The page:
Keywords: children; race; white supremacy; white nationalism; colonial legacies; gang violence.


The history of schooling in South Africa started with the indigenous people who passed on the skills and knowledge required for their communities to survive and thrive (Seroto 2011). This way of life was distorted by the introduction of the colonists and further eroded by the apartheid system, which diminished the indigenous way of life (Seroto 2011).

After the end of the Anglo-Boer war, on 31 May 1902, the Boers or Afrikaners developed their own education system, Christian National Education, as they felt that the British education system was disparaging of Afrikaner cultural practices (Kallaway 2010; Lebeloane & Madise 2013).

According to Bauer (2018), in 1951 the Eiselen Commission defended the decision of the government, which came to power in 1948, that education be based on racial lines1 (Bauer 2018). This laid the foundation for apartheid legislation, which introduced the Bantu Education Act of 1953, the National Education Policy Act of 1967 (amended in 1982), and the Constitution Act of 1983 (Seroto 2013). The curriculum of Bantu education was designed to prevent native South Africans from progressing thereby limiting the intellect of the students and teachers (Keswell 2010).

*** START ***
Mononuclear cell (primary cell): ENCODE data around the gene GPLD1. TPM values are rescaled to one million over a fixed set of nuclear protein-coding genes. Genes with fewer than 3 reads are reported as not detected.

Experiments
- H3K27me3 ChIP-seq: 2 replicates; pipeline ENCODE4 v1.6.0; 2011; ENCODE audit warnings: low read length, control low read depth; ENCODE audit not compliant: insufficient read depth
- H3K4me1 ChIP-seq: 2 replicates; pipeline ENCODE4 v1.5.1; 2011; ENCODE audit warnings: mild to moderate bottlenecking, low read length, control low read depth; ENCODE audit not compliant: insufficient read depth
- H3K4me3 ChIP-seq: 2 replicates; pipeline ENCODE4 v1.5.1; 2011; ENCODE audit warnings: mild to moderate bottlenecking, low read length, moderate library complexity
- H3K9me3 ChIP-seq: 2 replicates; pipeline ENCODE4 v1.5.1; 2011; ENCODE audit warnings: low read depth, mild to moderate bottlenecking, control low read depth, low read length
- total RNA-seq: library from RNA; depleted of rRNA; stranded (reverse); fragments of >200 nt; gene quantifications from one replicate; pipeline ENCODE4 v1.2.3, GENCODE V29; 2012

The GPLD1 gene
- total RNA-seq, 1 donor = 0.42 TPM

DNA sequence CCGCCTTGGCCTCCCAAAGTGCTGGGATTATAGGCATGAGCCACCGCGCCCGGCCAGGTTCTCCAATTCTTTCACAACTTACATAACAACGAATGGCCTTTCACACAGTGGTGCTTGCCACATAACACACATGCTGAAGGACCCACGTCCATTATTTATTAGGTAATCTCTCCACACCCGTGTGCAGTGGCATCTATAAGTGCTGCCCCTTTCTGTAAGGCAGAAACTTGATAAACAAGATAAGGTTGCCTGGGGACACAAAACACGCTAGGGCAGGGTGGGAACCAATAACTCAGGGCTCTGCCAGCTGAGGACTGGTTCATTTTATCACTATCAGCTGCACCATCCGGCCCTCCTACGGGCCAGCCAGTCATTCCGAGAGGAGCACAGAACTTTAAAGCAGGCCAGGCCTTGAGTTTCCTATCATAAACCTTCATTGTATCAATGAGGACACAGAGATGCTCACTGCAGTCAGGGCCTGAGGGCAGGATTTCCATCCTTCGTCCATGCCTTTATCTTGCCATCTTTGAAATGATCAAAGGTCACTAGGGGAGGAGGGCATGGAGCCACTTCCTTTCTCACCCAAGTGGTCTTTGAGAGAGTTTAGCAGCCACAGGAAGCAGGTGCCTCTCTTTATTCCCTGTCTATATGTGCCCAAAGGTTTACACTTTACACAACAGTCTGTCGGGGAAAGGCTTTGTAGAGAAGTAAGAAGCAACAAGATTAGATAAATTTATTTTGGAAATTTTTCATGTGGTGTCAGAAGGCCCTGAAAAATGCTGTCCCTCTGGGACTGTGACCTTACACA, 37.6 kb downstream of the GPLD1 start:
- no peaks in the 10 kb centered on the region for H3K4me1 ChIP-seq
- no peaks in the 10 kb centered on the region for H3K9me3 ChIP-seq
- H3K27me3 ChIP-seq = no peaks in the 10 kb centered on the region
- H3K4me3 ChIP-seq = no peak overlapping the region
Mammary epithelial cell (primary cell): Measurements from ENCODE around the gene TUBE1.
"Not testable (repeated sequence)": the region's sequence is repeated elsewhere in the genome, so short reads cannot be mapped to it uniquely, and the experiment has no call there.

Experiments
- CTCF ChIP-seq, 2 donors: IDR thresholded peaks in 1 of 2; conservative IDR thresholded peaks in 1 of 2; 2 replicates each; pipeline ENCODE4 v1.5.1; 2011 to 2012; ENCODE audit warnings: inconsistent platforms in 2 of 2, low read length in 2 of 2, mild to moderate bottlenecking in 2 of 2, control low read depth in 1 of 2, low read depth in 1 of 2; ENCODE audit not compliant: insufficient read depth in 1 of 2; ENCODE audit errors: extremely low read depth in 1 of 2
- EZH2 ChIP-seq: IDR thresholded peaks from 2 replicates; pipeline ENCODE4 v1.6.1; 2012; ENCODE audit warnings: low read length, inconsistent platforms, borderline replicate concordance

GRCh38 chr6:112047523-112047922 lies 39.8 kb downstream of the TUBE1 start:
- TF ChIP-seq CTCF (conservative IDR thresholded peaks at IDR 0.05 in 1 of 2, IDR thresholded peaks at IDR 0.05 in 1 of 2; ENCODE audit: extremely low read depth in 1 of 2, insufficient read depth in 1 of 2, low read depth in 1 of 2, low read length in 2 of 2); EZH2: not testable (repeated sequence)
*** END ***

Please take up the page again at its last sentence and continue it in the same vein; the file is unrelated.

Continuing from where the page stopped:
Under apartheid, the government controlled the separation of people according to their own identity and uniqueness to ensure harmony through the separation of different racial groups (De Clerq 2013; Wolhuter 2018). This separation extended to education under the apartheid system. Schools were divided by race, which exacerbated and reinforced the inequalities within a divided society (Tibbitts & Weldon 2017). The curriculum was designed to domesticate and indoctrinate people by building the white race at the expense of all others (Msila 2007), thereby maintaining the master–servant relationship between white people and all other races (Tibbitts & Weldon 2017).

Dr H.F. Verwoerd, the Minister of Native Education at the time (1950–1958), believed that black people could never be equal to white people; therefore, he emphasised the complete separation of the different racial groups (Legodi 2001; Seroto 2018). Verwoerd declared that the education system for Africans had to be decided by the white people, and in particular, the Boers, which resulted in black Africans only receiving a meagre education that would prepare them for various forms of labour, and consequently confine black Africans to low paying jobs and manual labour (Legodi 2001; Tibbitts & Weldon 2017).